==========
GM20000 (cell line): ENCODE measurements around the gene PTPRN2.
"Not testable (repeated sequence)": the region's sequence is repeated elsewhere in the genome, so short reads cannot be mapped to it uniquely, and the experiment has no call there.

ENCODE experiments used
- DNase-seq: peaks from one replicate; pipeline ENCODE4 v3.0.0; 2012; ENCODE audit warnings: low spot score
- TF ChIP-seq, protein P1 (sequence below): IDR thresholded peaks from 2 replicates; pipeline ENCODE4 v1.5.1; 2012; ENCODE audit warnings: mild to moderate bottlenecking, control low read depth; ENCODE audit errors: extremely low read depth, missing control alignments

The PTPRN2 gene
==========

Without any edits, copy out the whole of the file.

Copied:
GM20000 (cell line): ENCODE measurements around the gene PTPRN2.
"Not testable (repeated sequence)": the region's sequence is repeated elsewhere in the genome, so short reads cannot be mapped to it uniquely, and the experiment has no call there.

ENCODE experiments used
- DNase-seq: peaks from one replicate; pipeline ENCODE4 v3.0.0; 2012; ENCODE audit warnings: low spot score
- TF ChIP-seq, protein P1 (sequence below): IDR thresholded peaks from 2 replicates; pipeline ENCODE4 v1.5.1; 2012; ENCODE audit warnings: mild to moderate bottlenecking, control low read depth; ENCODE audit errors: extremely low read depth, missing control alignments

The PTPRN2 gene